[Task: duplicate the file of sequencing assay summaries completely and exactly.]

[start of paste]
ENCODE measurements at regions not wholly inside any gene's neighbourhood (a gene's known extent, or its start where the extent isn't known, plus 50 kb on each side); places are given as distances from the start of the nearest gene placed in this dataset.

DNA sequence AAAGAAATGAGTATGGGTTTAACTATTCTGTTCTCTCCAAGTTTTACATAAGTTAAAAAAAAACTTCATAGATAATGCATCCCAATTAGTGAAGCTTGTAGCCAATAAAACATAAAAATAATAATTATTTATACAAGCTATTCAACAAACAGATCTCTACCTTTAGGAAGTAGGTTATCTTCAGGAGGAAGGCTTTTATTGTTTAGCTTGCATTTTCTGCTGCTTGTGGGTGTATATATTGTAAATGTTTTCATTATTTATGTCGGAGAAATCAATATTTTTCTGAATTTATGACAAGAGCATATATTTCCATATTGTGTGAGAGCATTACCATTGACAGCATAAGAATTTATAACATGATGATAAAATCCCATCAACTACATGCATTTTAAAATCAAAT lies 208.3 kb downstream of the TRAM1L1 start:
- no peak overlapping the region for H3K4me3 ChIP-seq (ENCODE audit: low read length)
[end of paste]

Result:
ENCODE measurements at regions not wholly inside any gene's neighbourhood (a gene's known extent, or its start where the extent isn't known, plus 50 kb on each side); places are given as distances from the start of the nearest gene placed in this dataset.

DNA sequence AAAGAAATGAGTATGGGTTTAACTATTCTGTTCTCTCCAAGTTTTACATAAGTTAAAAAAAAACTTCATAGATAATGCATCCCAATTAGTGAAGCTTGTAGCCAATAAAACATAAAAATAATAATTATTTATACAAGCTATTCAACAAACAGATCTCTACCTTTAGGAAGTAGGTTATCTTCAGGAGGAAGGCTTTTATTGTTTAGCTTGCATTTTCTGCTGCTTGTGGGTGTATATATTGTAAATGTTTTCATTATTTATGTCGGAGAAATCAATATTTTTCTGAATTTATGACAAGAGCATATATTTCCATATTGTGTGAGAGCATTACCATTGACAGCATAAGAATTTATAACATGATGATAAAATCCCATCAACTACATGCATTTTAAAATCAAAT lies 208.3 kb downstream of the TRAM1L1 start:
- no peak overlapping the region for H3K4me3 ChIP-seq (ENCODE audit: low read length)